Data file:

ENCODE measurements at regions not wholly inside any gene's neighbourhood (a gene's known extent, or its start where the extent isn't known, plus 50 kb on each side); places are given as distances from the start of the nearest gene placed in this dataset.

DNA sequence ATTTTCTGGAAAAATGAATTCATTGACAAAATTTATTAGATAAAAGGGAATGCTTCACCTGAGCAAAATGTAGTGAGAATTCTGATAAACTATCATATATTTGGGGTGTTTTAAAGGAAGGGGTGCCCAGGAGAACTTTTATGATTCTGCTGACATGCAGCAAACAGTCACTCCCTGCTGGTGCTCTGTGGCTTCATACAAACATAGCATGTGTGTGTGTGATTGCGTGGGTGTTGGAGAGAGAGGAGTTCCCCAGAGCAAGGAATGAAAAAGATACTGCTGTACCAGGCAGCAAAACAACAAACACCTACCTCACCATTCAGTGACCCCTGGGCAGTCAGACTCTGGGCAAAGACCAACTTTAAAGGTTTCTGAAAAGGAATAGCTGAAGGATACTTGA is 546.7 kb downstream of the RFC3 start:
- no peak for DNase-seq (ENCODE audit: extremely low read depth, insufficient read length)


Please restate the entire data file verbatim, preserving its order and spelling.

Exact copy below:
ENCODE measurements at regions not wholly inside any gene's neighbourhood (a gene's known extent, or its start where the extent isn't known, plus 50 kb on each side); places are given as distances from the start of the nearest gene placed in this dataset.

DNA sequence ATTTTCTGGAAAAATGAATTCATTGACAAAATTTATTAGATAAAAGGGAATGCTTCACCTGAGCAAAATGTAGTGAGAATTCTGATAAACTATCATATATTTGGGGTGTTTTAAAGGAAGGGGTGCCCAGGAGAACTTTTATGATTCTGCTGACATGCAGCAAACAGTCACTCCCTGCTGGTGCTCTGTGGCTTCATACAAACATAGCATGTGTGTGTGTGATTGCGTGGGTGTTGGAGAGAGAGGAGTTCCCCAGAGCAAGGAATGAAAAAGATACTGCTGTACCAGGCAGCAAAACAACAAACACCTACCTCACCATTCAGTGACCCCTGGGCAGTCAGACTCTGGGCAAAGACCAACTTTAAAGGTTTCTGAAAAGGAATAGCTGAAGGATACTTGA is 546.7 kb downstream of the RFC3 start:
- no peak for DNase-seq (ENCODE audit: extremely low read depth, insufficient read length)